• elenaa

Food Facts to Bear in Mind When Making Food Decisions

Updated: Apr 9, 2020


One thing that has really helped me consistently choose recovery whenever making food choices is my knowledge of nutritional sciences. I have watched (most) food related documentaries, read health and wellness books, self help books, research papers, taken lectures, and conducted my own research to learn everything I know now about food and my body. It took me years to learn everything I did, and would take me similarly long to share everything I learned over this time, so I want to condense what I have learned into a few main points.







1. Importance of carbohydrates

For the longest time, I feared "carbs." The way this simple macronutrient is demonized in the health and fitness industry still perplexes me, and for years I bought into the lies they sold. I didn't want to eat bread, pasta, noodles, or rice because I thought they would make me fat. The truth of the matter is, they won't. As you probably already know, carbohydrates are the main source of fuel for the body and brain - the brain can only use glucose for energy. Without supplying your body with carbohydrates, which is made up of glucose and other micronutrients, you are depriving your brain and body from its main fuel source. If you've ever felt ravenously hungry, and experienced the fear that accompanies this urge, you might have felt like you could not control yourself or your appetite. From my own experiences with overeating, purging, binging, and even restricting, low blood sugar levels are one of the primary reasons that people resort to binging. By having a source of carbohydrates (complex or simple sources) every few hours, you are effectively maintaining your blood sugar levels to prevent ravenous hunger and binges.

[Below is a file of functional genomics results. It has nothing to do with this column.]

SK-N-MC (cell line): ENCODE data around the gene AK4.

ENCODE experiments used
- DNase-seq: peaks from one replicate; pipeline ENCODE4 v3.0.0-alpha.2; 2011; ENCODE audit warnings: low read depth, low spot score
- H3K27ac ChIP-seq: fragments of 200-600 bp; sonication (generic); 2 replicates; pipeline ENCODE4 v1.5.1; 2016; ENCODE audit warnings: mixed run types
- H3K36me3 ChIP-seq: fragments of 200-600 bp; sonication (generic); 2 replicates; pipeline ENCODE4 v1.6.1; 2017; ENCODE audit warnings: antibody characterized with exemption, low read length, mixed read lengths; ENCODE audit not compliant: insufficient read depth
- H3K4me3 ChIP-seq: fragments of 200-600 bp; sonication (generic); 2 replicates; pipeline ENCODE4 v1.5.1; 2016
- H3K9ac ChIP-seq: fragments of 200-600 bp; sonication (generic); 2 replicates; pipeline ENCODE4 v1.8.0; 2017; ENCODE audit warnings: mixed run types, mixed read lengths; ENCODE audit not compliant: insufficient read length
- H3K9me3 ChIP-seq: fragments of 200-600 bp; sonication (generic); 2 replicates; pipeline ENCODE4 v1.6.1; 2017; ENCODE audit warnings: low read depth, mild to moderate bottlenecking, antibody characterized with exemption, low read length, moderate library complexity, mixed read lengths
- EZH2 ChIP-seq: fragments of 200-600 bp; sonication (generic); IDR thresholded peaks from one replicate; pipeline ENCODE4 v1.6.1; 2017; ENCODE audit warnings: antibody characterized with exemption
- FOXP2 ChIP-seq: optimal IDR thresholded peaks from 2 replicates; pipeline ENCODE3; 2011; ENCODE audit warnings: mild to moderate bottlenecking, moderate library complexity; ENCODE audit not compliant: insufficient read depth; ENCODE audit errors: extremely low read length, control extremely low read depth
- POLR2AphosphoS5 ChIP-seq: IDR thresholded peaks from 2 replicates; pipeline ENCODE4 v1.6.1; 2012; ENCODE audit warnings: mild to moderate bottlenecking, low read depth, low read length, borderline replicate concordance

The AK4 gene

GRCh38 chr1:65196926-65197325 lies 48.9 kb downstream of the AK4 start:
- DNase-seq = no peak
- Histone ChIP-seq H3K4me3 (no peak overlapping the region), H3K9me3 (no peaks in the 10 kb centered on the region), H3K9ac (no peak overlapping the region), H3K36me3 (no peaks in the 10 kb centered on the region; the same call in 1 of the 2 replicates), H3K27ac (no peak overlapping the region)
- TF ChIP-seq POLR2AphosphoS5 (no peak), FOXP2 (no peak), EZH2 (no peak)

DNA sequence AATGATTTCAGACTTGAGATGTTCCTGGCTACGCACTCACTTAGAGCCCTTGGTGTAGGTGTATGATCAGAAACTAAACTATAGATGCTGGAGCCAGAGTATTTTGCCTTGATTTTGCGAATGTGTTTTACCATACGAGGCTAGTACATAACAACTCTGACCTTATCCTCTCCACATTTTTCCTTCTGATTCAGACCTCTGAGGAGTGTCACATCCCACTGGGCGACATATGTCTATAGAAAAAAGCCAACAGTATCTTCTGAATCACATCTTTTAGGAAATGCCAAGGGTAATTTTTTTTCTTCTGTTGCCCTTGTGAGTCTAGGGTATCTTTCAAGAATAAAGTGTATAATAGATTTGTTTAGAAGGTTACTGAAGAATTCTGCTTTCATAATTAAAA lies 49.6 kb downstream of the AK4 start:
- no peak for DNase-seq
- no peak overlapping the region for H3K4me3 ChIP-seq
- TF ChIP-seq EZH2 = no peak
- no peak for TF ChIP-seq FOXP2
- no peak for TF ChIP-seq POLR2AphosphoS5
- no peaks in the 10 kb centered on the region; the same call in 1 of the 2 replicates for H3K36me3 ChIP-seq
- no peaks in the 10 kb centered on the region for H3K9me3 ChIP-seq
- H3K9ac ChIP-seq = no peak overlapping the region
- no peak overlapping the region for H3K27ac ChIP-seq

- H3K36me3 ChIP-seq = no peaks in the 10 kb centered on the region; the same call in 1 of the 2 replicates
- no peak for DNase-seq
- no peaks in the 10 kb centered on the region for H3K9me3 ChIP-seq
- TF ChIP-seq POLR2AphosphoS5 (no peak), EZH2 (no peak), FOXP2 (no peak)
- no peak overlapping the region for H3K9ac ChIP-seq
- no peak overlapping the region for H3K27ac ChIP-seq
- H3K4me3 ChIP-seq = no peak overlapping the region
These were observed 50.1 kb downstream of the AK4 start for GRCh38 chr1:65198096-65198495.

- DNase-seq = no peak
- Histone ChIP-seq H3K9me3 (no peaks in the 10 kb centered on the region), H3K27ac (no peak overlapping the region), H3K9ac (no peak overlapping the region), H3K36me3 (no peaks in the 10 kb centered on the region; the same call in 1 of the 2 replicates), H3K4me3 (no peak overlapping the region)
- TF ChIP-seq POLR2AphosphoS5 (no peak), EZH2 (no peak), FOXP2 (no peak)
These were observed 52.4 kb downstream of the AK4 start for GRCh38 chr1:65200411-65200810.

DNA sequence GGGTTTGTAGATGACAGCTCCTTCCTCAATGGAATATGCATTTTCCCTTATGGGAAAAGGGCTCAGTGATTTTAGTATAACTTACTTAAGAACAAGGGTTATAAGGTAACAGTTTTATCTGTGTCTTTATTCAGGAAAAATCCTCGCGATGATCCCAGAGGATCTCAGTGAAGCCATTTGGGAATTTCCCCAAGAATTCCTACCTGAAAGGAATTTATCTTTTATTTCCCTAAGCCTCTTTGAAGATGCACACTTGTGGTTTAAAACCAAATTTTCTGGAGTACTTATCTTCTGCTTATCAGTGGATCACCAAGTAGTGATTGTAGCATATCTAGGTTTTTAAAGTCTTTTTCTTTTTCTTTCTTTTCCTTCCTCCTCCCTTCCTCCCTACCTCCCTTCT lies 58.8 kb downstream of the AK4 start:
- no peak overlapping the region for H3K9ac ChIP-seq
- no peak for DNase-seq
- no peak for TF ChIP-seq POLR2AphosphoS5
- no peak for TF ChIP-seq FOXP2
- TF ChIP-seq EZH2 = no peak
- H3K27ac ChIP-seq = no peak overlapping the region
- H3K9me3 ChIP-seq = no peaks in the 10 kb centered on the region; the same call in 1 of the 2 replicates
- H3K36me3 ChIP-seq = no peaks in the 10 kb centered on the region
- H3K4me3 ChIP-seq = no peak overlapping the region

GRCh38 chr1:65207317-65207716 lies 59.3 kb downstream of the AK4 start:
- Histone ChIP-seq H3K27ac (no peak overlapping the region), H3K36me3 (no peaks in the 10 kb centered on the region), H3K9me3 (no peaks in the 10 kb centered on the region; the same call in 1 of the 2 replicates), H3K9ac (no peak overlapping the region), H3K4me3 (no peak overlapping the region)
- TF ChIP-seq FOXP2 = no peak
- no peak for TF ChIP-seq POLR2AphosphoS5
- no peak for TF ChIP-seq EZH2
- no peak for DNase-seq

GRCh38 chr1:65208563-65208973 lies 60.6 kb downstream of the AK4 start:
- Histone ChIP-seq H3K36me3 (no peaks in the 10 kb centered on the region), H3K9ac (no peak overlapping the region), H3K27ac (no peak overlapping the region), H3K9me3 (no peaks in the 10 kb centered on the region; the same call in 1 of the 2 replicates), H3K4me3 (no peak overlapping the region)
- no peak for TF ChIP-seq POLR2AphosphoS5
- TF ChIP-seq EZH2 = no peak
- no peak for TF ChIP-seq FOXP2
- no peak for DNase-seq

2. Why I don't count calories (or use any other numbers)

Everyone and their mom has a calorie counter app on their phone, and I bet that everyone has tried counting calories as a dieting strategy at least once in their life. For years, I lived by numbers. I checked every number. Calories. Grams. Milligrams. I refused to buy or eat foods unless they subscribed to my rigid rules and fell within those safe boundaries. I lived my life based on the (highly incomplete) principle that calories in and calories out dictate weight and aid weight loss. I believed that by creating a caloric deficit through restriction and overexercising, I could manipulate and control how my body looked. It's really not that simple. I have learned a lot about my metabolism and metabolic sciences, and have discovered that the simple equation above is missing fundamental elements. When you aren't eating enough calories, your body goes into starvation mode and your metabolism is slowed down. Instead of breaking down fat and losing weight like you hoped, your body holds onto any fat or weight that you have, and will likely hold onto anything you put into it next in order to survive. You obviously cannot control your metabolism, and even if you feel like you have control over your diet through close monitoring, your body and its metabolic processes will outsmart you every time. Calories are units of energy. They are just numbers. 4 calories to a gram of carbohydrate, protein and 9 calories to a gram of fat mean that calorie counts on food labels aren't all equal even if the total number is constant. 100 calories of brown sugar is no different from 100 calories of white sugar or maple syrup. Your body just wants nutrients, and the form it comes in isn't that important. A 600 calorie meal of fast food is not equivalent to 600 calories of whole and balanced foods. If I lived my life by rigid, number counting rules, there would be no room for even balanced foods because the numbers were too scary. Calories are just calories. Don't let them control your life.